Fire Service College

2

2009/10

Veredus

25,000

Commission for Local Administration in England

1

2009/10

Odgers

37,000

Homes and Communities Agency

n/a

2008/09

Unknown

68,000

Standards Board for England

3

2007/08

KMC

56,000

 

1

2009/10

Odgers

37,000

Mr Weir: To ask the Secretary of State for Communities and Local Government when his Department last assessed (a) the utility and (b) the value of psychometric testing in its recruitment and selection of candidates for public appointments on advisory boards. [132795]

Brandon Lewis: Based on our central records, my Department has not used psychometric testing in its recruitment and selection of candidates in any of its recent public appointments to advisory boards. All

19 Dec 2012 : Column 839W

recruitment and selection to our non-departmental public bodies is conducted within the principles set out by the Commissioner for Public Appointments, i.e. that the appointment procedures adopted should be proportionate to the size and purpose of the public body in question and the post (s) to be filled.

Mr Weir: To ask the Secretary of State for Communities and Local Government what his Department's policy is on the payment of travel expenses to candidates in respect of their attendance at assessment centres and interviews when pursuing applications for selection to a public appointment. [132796]

Brandon Lewis: The decision whether to pay travel expenses to candidates for attendance at assessment centres and interviews is a matter for each public body to consider at the appropriate time.

As a general rule, candidates are encouraged to use the most cost-effective method(s) of transport that will help them reach their destination safely, in good time and in reasonable comfort. Wherever practicable, travel should be by public transport and reimbursement should be made on production of appropriate receipts.

Travellers

Mr Blunkett: To ask the Secretary of State for Communities and Local Government if he will estimate the number of Slovak Roma in the UK; and if he will make an assessment of the distribution of Slovak Roma in the UK. [133915]

Mr Foster: I refer the right hon. Gentleman to the answer I gave him on 8 November 2012, Official Report, column 734W. The Government hold no statistics or estimates on the number or distribution of Slovak Roma, or Roma generally, in the UK.

Mr Blunkett: To ask the Secretary of State for Communities and Local Government (1) what recent discussions he has had with the Foreign Secretary on the integration of Slovak Roma in the UK; [133916]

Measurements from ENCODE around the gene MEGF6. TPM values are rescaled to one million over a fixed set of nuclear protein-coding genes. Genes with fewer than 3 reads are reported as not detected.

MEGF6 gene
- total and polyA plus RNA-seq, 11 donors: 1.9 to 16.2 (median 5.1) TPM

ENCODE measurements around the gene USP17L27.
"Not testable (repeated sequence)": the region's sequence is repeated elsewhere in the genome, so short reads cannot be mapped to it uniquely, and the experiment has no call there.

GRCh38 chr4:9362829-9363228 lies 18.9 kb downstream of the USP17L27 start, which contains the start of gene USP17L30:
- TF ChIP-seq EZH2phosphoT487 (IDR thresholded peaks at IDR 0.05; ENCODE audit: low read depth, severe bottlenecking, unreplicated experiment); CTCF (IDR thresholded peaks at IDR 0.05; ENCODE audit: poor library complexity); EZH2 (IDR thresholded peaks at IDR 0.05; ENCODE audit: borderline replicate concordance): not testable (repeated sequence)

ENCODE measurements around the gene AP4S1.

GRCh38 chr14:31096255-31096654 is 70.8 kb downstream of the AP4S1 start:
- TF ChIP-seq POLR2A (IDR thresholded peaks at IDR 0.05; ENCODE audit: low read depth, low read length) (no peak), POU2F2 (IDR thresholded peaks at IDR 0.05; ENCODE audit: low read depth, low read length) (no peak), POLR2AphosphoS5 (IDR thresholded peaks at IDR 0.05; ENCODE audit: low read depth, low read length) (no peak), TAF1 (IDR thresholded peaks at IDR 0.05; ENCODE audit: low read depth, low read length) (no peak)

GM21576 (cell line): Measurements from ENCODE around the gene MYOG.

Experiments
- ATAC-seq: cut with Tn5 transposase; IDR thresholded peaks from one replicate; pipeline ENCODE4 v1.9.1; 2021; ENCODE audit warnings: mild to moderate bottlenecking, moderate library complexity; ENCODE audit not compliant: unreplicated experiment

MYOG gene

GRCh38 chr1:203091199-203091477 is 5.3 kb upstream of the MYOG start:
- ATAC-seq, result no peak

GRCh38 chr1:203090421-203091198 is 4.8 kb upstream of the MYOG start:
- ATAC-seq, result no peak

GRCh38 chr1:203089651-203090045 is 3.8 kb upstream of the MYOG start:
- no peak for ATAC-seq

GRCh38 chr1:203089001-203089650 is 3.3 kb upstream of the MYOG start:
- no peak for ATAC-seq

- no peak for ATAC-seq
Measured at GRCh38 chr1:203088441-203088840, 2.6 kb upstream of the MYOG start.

(2) what discussions he has had with the Foreign Secretary on the potential funding streams from the European Union budget for support to aid integration of Roma entering the UK. [133917]

Mr Foster: Ministers and officials within the Department for Communities and Local Government regularly meet colleagues from the Foreign and Commonwealth Office to discuss a range of matters.

Education

Further Education: Inspections

Alex Cunningham: To ask the Secretary of State for Education what guidance his Department issues on the proportion of an education institution's provision that should be inspected as part of an Ofsted inspection. [133137]

Mr Laws: The Department has not issued guidance on this matter. The Department sets the statutory requirements within which Ofsted is required to inspect and it is for HM Chief Inspector to set the guidance for

19 Dec 2012 : Column 840W

inspectors on how Ofsted will meet these requirements in conducting its inspections. For schools, this forms part of ‘The framework for school inspection’ and the supporting guidance in the ‘School inspection handbook’. For colleges, this is set out in the ‘Common Inspection Framework for further education and skills’ and the ‘Handbook for the inspection of further education and skills’.

Ofsted

Alex Cunningham: To ask the Secretary of State for Education what the budget for Ofsted will be in (a) 2012-13, (b) 2013-14, (c) 2014-15 and (d) 2015-16; and how many (i) full-time staff and (ii) inspectors it employs. [133134]

Mr Laws: This question is a matter for Ofsted. HM Chief Inspector, Sir Michael Wilshaw, has written to the hon. Gentleman, providing him with the information requested, and a copy of his response has been placed in the House Libraries.

Letter from Sir Michael Wilshaw, dated 10 December 2012:

Your recent parliamentary question has been passed to me, as Her Majesty's Chief Inspector, for response.

Ofsted received its budget allocation for 2012-15 in the 2010 Comprehensive Spending Review. No budget has yet been announced for-2015-16.